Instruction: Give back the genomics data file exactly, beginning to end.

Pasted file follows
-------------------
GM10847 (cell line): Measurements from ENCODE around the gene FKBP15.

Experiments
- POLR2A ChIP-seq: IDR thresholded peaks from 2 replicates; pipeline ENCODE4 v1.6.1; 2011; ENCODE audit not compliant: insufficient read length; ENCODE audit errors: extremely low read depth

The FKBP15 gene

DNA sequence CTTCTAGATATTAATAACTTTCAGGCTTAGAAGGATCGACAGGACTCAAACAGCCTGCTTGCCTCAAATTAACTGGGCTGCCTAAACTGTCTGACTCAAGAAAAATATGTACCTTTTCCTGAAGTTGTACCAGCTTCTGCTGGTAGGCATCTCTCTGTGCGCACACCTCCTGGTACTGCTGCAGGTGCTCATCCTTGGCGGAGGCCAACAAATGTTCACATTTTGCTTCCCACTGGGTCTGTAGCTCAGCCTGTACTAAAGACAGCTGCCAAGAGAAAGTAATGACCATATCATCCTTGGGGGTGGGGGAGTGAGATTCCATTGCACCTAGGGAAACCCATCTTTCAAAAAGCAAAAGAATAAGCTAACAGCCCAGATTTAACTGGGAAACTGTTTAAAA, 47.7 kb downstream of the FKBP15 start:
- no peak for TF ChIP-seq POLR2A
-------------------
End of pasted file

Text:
GM10847 (cell line): Measurements from ENCODE around the gene FKBP15.

Experiments
- POLR2A ChIP-seq: IDR thresholded peaks from 2 replicates; pipeline ENCODE4 v1.6.1; 2011; ENCODE audit not compliant: insufficient read length; ENCODE audit errors: extremely low read depth

The FKBP15 gene

DNA sequence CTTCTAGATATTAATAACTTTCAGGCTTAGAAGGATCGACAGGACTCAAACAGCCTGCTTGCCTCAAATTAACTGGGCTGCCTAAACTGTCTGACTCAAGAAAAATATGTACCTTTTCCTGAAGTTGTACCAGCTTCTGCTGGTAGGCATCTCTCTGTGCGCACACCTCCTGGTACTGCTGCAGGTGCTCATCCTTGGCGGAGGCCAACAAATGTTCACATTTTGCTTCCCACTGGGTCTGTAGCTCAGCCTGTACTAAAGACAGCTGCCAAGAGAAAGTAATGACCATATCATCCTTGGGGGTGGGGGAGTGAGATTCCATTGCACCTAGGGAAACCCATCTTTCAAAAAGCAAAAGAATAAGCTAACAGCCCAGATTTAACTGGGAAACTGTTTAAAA, 47.7 kb downstream of the FKBP15 start:
- no peak for TF ChIP-seq POLR2A